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Experimental Studies on Downdraft Biomass Gasifier

Experimental Studies on Downdraft Biomass Gasifier

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Published by Bharadwaj Santhosh
Document By: Bharadwaj
Visit my website
www.Engineeringpapers.blogspot.com
More Papers and Presentations available on above site
Document By: Bharadwaj
Visit my website
www.Engineeringpapers.blogspot.com
More Papers and Presentations available on above site

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Published by: Bharadwaj Santhosh on Oct 26, 2011
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Experimental Studies on Downdraft Biomass Gasifier
Document By:BharadwajVisit my websitewww.Engineeringpapers.blogspot.comMore Papers and Presentations available on above site
Abstract
A process of conversion of solid carbonaceous fuel into combustible gas by partialcombustion is known as gasification. The resulting gas, known as producer gas, is moreversatile in its use than the original solid biomass. In the present study, a downdraft biomass gasifier is used to carry out the gasification experiments with the wastegenerated while making furniture in the carpentry section of the institute’s workshop.
 Dalbergia sisoo
, generally known as sesame wood or rose wood is mainly used in thefurniture and wastage of the same is used as a biomass material in the present gasificationstudies. Experiments are carried out to study the effects of air flow rate and moisturecontent on biomass consumption rate.
Keywords:
 biomass; bio-energy; gasification; producer gas; downdraft gasifier;equivalence ratio.
Introduction
Biomass is the term used to describe all biologically produced matter and it is the namegiven to all earth’s living matter [1]. It is a natural process that all biomass ultimatelydecomposes to its molecules with the release of heat. And the combustion of biomassimitates the natural process. So the energy obtained from biomass is a form of renewableenergy and it does not add carbon dioxide to the environment in contrast to the fossilfuels [2]. The direct burning of biomass leads to the incomplete combustion of biomass,which generates a concern among the environmentalist, as it may produce organic particulate matter, carbon monoxide and other organic gases. If high temperaturecombustion is used, oxides of nitrogen would be produced. The biomass gasification hasattracted the highest interest as it offers higher efficiencies compared to combustion and pyrolysis. Gasification is a process of conversion of solid carbonaceous fuel intocombustible gas by partial combustion. The resulting gas, known as producer gas, is amixture of carbon monoxide, hydrogen, methane, carbon dioxide and nitrogen. The producer gas is more versatile in its use than the original solid biomass. It is burnt to produce process heat and steam or used in gas turbines to produce electricity [3, 4].Zainal et al. [5] performed experimental study on a downdraft biomass gasifier usingwood chips and charcoal. Dogru et al. [6] carried out gasification studies using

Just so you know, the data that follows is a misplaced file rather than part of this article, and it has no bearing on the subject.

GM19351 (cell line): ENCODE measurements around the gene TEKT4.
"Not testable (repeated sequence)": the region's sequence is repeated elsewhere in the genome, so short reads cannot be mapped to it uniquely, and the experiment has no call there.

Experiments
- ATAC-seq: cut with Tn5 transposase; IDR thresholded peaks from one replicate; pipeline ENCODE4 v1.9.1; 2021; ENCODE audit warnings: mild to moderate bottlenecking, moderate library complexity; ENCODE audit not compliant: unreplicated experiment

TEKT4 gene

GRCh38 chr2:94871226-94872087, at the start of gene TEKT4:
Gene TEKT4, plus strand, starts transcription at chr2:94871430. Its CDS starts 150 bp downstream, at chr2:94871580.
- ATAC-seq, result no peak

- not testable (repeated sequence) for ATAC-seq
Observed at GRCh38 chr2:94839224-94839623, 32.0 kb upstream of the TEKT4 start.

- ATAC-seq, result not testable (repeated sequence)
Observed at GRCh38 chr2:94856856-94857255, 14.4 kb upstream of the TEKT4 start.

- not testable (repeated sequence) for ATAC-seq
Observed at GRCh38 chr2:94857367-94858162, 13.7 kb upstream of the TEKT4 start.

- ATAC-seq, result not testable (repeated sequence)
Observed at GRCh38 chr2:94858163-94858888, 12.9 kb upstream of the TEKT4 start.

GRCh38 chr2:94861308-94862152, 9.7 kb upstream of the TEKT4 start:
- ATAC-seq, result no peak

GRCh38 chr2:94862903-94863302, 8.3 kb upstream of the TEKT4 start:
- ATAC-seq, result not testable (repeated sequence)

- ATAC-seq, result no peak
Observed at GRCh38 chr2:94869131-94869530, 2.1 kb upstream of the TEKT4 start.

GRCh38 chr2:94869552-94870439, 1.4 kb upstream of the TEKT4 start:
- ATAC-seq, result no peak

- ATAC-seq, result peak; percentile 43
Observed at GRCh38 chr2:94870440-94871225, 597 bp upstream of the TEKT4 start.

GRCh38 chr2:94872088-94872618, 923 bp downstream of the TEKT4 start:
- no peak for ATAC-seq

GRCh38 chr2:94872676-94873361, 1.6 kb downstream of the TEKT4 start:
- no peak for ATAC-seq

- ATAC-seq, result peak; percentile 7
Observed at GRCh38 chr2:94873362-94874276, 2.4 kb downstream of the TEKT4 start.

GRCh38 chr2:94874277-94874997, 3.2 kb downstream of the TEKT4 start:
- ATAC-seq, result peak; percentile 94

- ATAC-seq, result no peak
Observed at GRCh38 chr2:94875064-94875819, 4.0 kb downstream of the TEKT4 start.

hazelnushell as a biomass. Jayah et al. [7] used a downdraft biomass gasifier using rubber wood as biomass in tea drying unit. In order to assess the potential of the saw dust as a biomass material, a fixed bed, downdraft, stratified and open top gasifier is used byWander et al. [8].In the present study, gasification experiments are carried out with the wood wasteas a biomass material in a downdraft biomass gasifier.
 
The biomass used in the presentstudy is the waste generated in furniture making, collected from the carpentry section of the institute’s workshop. Mainly two wood species are used to make furniture in theworkshop namely
 Dalbergia Sisoo
, generally known as sesame wood or rose wood andteak wood. Teak wood is costlier in comparison to sesame wood and also not easilyavailable. Generally the furniture waste is used either for direct combustion or sold to pottery makers at a very cheap rate. Wastage generated while furniture preparation of sesame wood is collected and cut into appropriate sizes to feed the downdraft biomassgasifier. The effects of air flow rate and moisture content on biomass consumption rateare studied by performing experiments.
Biomass Gasification
The downdraft